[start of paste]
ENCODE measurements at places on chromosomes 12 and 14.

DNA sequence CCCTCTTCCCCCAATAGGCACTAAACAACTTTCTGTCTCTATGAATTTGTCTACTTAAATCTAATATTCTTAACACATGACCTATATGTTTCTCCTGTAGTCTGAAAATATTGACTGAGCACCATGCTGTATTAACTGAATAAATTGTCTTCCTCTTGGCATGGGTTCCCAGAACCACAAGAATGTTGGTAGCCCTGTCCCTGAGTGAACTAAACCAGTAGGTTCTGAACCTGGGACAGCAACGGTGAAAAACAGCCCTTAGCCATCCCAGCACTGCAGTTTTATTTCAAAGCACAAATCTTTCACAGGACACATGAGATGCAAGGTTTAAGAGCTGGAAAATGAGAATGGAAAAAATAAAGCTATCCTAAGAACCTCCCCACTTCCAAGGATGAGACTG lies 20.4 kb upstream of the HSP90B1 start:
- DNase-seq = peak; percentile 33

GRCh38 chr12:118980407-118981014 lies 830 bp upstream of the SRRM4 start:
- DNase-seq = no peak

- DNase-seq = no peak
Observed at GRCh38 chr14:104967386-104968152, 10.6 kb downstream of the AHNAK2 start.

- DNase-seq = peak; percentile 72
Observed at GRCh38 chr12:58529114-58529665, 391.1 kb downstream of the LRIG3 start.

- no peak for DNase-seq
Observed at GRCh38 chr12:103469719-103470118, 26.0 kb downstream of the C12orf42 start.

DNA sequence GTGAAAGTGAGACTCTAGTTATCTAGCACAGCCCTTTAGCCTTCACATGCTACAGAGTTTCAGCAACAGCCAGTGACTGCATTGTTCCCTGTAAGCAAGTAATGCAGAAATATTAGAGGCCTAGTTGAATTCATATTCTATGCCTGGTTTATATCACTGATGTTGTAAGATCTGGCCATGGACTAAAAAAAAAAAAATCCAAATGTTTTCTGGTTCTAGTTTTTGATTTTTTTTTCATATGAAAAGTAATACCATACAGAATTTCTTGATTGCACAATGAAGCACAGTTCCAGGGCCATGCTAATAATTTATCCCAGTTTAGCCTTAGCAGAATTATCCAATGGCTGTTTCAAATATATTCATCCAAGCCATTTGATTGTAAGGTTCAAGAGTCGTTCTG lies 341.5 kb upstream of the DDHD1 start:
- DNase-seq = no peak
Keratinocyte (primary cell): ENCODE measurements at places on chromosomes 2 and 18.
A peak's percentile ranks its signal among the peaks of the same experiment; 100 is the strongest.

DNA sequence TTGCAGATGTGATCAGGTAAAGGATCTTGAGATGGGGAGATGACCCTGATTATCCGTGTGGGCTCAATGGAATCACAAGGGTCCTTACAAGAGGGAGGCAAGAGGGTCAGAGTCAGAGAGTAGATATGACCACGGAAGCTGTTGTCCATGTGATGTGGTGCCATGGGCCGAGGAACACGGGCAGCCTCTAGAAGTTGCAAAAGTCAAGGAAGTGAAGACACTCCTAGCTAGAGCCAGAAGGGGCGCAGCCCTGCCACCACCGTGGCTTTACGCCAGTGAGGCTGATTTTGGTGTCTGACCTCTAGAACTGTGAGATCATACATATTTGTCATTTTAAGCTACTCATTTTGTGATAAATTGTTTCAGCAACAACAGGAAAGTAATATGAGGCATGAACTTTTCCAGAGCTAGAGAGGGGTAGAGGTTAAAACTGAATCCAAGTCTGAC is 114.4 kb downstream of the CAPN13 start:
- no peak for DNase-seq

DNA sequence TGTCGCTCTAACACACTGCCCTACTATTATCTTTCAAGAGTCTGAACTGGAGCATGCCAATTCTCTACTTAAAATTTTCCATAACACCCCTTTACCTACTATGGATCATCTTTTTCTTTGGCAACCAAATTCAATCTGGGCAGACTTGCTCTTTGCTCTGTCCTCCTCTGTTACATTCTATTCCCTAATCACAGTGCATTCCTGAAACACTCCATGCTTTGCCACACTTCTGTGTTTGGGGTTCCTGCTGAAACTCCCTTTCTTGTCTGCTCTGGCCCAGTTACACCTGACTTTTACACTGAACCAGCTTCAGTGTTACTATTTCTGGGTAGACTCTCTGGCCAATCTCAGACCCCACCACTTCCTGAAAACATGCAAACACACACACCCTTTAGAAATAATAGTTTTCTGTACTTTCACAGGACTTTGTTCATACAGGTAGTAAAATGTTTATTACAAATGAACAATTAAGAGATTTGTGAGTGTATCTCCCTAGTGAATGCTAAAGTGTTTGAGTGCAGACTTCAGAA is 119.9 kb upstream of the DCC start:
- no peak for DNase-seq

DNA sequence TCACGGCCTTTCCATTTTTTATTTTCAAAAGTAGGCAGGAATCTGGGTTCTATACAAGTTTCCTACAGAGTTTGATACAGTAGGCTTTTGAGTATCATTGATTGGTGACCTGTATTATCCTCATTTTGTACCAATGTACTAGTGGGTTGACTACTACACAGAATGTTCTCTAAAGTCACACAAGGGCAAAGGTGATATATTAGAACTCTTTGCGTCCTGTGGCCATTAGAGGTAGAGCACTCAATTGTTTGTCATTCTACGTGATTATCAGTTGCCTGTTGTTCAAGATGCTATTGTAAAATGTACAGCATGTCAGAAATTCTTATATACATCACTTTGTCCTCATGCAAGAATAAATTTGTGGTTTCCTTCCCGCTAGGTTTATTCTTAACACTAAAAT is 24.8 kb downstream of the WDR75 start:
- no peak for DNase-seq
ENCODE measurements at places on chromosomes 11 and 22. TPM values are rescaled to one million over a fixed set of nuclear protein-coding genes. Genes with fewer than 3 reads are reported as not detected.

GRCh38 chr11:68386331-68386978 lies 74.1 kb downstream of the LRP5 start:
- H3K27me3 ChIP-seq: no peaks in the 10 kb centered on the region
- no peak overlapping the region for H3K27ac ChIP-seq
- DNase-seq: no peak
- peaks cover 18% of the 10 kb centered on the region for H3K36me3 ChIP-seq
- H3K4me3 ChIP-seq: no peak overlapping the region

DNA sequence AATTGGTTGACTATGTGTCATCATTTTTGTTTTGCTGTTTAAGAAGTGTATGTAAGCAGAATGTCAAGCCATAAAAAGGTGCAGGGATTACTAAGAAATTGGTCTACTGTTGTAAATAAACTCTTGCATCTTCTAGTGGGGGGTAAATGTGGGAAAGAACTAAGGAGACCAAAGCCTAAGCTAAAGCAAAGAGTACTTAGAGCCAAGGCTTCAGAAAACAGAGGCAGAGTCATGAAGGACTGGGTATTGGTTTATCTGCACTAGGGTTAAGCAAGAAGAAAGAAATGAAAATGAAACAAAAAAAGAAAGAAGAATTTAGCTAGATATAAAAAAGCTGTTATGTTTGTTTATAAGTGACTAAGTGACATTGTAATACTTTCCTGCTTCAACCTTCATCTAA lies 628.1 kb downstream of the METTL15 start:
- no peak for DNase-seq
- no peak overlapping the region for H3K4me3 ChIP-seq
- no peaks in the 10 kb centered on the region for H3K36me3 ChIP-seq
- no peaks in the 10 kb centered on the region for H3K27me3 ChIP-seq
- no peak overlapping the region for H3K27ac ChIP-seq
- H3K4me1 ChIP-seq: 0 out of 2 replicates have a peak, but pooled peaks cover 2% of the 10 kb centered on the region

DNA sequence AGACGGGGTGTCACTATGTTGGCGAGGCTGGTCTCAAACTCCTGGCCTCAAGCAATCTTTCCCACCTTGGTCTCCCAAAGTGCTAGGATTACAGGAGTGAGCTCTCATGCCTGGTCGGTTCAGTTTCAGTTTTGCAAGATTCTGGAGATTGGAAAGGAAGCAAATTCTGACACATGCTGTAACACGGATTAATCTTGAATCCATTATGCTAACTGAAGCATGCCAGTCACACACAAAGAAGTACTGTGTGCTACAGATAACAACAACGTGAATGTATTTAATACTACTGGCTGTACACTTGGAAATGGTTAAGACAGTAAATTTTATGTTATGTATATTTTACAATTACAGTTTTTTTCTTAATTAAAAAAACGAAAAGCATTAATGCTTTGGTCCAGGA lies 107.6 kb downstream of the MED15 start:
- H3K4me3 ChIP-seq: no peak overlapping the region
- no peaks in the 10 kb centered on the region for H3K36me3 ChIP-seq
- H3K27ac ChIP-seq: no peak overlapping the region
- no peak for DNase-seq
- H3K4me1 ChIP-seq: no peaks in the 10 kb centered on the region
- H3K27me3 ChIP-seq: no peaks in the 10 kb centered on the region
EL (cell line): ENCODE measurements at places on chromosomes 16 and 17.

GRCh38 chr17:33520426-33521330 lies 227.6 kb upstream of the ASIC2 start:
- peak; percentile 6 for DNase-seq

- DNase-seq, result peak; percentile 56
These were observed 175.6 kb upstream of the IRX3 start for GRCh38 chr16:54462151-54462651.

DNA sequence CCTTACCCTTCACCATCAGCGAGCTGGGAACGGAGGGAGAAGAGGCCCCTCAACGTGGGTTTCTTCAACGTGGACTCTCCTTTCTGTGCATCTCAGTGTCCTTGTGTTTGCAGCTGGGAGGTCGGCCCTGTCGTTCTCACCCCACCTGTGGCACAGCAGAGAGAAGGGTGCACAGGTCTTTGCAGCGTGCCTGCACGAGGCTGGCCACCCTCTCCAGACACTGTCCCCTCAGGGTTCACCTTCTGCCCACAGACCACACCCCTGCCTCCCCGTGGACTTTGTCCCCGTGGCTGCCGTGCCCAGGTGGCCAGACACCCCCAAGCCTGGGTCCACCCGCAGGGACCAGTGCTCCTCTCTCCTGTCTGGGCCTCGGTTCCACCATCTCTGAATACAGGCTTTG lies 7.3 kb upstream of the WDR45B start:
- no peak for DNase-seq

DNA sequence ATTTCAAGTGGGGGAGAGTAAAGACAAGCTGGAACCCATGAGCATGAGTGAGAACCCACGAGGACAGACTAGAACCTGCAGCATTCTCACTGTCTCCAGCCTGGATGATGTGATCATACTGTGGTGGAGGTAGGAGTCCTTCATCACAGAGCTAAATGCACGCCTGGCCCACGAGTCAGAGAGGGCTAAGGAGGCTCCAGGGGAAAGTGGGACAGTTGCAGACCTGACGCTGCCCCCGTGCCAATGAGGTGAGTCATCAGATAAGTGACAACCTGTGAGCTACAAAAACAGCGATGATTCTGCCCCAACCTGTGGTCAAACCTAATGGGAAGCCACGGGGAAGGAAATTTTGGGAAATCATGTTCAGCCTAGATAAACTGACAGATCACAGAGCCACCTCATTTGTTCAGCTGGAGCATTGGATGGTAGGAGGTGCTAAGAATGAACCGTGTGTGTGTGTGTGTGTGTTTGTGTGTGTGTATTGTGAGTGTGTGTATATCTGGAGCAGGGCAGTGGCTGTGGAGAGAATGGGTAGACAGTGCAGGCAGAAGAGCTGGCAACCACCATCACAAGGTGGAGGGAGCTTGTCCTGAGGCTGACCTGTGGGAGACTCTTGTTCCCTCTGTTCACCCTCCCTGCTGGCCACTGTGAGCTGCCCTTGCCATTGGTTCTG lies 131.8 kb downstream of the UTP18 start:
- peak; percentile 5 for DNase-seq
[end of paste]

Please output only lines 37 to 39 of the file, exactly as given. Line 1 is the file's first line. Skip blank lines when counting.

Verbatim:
- H3K4me3 ChIP-seq: no peak overlapping the region
- no peaks in the 10 kb centered on the region for H3K36me3 ChIP-seq
- H3K27ac ChIP-seq: no peak overlapping the region